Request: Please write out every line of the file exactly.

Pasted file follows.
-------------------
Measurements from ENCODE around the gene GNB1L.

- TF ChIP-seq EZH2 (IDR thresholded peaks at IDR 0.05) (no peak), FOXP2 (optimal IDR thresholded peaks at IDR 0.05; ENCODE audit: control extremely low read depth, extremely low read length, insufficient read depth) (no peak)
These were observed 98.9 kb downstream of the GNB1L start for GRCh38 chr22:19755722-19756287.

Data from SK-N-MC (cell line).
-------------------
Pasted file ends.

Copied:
Measurements from ENCODE around the gene GNB1L.

- TF ChIP-seq EZH2 (IDR thresholded peaks at IDR 0.05) (no peak), FOXP2 (optimal IDR thresholded peaks at IDR 0.05; ENCODE audit: control extremely low read depth, extremely low read length, insufficient read depth) (no peak)
These were observed 98.9 kb downstream of the GNB1L start for GRCh38 chr22:19755722-19756287.

Data from SK-N-MC (cell line).